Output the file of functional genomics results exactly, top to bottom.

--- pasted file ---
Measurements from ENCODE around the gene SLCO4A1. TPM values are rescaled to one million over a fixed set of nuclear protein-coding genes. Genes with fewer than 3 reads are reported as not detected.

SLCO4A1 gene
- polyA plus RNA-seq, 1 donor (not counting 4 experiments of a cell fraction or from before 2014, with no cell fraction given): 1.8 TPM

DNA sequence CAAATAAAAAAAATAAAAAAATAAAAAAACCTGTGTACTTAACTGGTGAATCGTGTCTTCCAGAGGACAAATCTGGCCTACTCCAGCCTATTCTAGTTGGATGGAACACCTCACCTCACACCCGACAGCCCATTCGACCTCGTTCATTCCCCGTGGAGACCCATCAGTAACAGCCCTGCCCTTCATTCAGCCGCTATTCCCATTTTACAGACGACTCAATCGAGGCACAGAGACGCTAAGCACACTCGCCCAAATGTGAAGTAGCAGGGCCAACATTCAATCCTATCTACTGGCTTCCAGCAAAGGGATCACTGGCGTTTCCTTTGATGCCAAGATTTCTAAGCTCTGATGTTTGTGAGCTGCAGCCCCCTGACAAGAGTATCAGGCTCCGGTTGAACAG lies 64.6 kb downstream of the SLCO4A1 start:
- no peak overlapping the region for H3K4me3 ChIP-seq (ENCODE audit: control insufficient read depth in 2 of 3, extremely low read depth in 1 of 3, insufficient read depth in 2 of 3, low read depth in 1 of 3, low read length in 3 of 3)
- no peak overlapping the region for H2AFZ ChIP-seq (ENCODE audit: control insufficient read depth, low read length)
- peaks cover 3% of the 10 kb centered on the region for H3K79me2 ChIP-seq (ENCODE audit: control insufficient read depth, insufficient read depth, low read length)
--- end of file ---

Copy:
Measurements from ENCODE around the gene SLCO4A1. TPM values are rescaled to one million over a fixed set of nuclear protein-coding genes. Genes with fewer than 3 reads are reported as not detected.

SLCO4A1 gene
- polyA plus RNA-seq, 1 donor (not counting 4 experiments of a cell fraction or from before 2014, with no cell fraction given): 1.8 TPM

DNA sequence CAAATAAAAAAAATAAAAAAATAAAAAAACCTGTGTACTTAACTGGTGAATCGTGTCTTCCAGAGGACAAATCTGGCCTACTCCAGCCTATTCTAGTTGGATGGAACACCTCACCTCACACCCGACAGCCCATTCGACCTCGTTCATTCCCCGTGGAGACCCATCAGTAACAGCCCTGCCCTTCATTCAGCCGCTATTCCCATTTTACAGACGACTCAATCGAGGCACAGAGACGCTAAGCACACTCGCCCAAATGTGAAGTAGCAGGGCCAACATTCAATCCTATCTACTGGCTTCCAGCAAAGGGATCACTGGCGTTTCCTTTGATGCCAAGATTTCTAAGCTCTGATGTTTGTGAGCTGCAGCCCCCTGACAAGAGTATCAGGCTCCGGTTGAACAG lies 64.6 kb downstream of the SLCO4A1 start:
- no peak overlapping the region for H3K4me3 ChIP-seq (ENCODE audit: control insufficient read depth in 2 of 3, extremely low read depth in 1 of 3, insufficient read depth in 2 of 3, low read depth in 1 of 3, low read length in 3 of 3)
- no peak overlapping the region for H2AFZ ChIP-seq (ENCODE audit: control insufficient read depth, low read length)
- peaks cover 3% of the 10 kb centered on the region for H3K79me2 ChIP-seq (ENCODE audit: control insufficient read depth, insufficient read depth, low read length)